“The Binary Code” is a nearly two minute embodiment of “the video game sound” synthesizer composition in action,likely a taped loop unmixed from it’s approach. The almost industrial house approach of “Musica Ex Machina” as well as the far more experimental sound abstractions of “Instant Bayreuth”,”Vox Humana” and “Rhythmus”. These songs are a lot more complex rhythmically and melodically. And sound as if they come from the mid 80’s as Kraftwerk were regrouping to record as they reflect the influence of electro-funk/hip-hop to some degree.

There is a flavor to this album of a compilation of unreleased Kraftwerk material. But if one digs a little deeper there’s quite a lot more of Karl Bartos the individual as well. He has a thoughtful and reflective personality,illustrated in the in depth liner notes on this CD,that comes across loud and clear on his musical and lyrical choices. It’s an excellent recording I highly recommend to anyone who has a strong interest in Kraftwerk and the electronic music revolution in general.

Originally written as an Amazon.com customer review on March 22nd,2013

 

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Gregg Allman 1947-2017: The 70’s Allman Brothers Years & A Tribute To The Late Midnight Rider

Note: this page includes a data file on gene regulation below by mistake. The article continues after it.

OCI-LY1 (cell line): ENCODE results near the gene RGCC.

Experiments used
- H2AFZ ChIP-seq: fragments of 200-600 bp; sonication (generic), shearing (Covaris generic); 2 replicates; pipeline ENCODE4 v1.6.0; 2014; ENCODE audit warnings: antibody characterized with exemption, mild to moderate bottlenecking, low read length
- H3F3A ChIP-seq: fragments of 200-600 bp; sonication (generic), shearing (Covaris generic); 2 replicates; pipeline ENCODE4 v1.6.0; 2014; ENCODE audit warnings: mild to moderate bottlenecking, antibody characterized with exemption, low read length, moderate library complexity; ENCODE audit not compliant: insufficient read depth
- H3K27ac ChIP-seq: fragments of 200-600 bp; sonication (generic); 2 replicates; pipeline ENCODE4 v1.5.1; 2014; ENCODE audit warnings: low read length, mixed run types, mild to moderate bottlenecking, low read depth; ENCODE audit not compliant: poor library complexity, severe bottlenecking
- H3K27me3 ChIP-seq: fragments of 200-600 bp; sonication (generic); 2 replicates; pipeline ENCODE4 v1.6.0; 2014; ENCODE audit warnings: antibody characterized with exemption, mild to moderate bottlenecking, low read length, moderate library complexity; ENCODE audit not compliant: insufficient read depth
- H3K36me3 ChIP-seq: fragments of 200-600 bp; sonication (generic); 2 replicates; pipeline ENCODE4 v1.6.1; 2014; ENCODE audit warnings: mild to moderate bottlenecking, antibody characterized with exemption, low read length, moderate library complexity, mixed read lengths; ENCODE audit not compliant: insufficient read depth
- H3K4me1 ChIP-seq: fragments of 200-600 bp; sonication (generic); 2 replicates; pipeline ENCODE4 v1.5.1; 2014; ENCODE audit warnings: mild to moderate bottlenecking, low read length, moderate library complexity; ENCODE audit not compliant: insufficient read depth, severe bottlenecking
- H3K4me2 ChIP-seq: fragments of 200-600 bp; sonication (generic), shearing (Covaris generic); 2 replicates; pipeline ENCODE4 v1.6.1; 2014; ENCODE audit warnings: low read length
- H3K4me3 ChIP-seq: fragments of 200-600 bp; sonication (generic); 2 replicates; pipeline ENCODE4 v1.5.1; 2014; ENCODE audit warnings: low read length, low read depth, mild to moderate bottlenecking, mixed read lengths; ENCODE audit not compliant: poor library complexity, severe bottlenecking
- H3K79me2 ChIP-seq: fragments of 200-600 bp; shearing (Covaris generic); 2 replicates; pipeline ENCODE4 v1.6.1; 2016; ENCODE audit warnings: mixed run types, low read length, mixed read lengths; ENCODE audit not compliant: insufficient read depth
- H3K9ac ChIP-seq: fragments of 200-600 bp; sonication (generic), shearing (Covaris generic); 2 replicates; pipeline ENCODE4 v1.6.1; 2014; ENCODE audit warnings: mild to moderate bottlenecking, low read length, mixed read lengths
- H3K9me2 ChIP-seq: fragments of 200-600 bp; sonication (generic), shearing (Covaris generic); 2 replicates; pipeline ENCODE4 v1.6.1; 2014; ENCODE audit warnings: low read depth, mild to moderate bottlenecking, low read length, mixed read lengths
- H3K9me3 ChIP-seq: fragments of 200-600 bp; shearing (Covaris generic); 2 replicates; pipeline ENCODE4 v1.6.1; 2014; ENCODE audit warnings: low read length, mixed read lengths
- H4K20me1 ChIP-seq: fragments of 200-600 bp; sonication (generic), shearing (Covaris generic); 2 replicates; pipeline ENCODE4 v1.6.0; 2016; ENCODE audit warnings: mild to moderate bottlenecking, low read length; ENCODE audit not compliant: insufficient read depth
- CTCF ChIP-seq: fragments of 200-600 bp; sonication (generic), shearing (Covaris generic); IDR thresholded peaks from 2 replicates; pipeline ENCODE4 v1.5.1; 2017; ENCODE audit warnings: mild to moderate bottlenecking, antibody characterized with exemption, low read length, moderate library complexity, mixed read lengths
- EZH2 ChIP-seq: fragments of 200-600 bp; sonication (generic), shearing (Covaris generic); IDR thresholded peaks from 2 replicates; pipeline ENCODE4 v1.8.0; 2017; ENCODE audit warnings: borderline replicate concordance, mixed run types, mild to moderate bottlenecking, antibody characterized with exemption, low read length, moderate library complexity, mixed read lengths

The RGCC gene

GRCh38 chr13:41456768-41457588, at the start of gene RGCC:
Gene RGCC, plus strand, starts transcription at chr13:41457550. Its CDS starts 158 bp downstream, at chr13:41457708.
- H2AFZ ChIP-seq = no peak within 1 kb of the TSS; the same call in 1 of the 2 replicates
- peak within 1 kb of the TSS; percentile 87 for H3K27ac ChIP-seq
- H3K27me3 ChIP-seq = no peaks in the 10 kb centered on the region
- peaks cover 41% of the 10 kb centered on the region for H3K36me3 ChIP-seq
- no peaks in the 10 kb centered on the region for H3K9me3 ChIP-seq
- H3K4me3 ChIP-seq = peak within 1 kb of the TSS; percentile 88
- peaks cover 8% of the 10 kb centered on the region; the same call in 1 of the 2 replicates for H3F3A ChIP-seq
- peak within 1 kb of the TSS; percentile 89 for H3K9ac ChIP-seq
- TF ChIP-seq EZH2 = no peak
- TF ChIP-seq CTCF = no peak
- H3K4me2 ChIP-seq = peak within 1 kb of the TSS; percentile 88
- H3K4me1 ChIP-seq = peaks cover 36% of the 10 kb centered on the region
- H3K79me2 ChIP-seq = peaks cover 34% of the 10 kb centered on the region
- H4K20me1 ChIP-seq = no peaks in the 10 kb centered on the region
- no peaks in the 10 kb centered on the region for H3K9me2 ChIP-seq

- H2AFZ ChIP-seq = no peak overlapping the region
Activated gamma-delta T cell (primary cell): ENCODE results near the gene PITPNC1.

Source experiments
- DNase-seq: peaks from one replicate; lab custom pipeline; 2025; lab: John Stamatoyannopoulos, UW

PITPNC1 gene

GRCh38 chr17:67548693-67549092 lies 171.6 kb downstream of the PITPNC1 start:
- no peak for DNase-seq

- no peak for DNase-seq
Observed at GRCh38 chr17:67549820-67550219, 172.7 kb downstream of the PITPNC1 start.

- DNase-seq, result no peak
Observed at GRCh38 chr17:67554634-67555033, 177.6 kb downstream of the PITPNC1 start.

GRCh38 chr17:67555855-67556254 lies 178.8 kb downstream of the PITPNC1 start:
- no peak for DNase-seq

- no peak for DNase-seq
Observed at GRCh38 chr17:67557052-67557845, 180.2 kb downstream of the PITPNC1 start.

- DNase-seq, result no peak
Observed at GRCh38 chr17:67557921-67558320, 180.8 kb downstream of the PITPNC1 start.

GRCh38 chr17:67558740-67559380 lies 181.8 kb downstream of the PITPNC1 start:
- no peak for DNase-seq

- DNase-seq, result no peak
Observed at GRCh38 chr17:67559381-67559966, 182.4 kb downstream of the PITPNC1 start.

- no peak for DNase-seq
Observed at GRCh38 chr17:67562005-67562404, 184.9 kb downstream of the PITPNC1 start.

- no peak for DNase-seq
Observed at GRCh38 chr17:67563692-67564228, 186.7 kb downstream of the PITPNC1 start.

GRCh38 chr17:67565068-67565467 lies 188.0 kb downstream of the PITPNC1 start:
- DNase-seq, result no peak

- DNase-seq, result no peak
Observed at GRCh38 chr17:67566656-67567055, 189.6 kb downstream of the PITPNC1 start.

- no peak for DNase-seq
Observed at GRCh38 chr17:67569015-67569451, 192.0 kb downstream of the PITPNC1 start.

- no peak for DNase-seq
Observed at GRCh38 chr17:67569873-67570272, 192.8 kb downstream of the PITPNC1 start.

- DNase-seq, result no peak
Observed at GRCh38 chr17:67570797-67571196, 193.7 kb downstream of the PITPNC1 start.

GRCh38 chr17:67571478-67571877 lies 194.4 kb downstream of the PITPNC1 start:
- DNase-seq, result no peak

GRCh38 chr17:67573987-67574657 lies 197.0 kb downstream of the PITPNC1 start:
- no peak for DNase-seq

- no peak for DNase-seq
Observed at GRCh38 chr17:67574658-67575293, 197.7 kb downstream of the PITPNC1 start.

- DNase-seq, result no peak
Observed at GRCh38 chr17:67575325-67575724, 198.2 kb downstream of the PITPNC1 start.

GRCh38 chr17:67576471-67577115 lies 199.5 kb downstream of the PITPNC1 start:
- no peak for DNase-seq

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Gregg Allman, interestingly enough, had an interest in medicine growing up. In particular dentistry. Despite childhood rivalry with his older Duane,the Nashville native formed the Allman Brothers Band (as a keyboardist) with Duane and Dickey Betts. While years of drug abuse likely contributed to Allman’s fairly young passing at the age of 69 this past Saturday,the music he created with the Allman Brothers Band was not merely innovating Southern rock. But also allowing for long,instrumentally focused songs with jazz and funk elements helped expand the basic framework of countrified 70’s rock.

My personal chance to see Gregg Allman performed with the Allman Brothers Band was deferred. As I understand it,he was unable to appear with the band as one of the opening acts for the now deceased (and musical hero) B.B. King because of a reappearance of liver cancer with him. The concert was a bit of a fiasco in some ways. At the same time,it got my into exploring the Allman Brothers’ earlier albums. There’s much more I have to look into. But today,wanted to review my Amazon.com reviews of the Allman’s first four studio albums released from 1969 to 1973.


The Beginning (1969-70)

A few years ago when I was first getting heavily into beginning my collection of music from The Allman Brothers Band? There was an inner debate going on about how exactly to purchase their first two albums. Realizing these were considered the major cornerstone of their catalog? The two choices had an awkward wrinkle between them. Both albums were available separately on CD.

Yet so was this edition-both released unedited on a single CD. One of the reviews I read here actually mentioned the debut being remixed for this set. Still it was finding an used original CD edition of this double set at a reduced price (under $5) that decided me. After all,it’s all about the musical content in cases like this. And on that level?PHEW! What an set this is!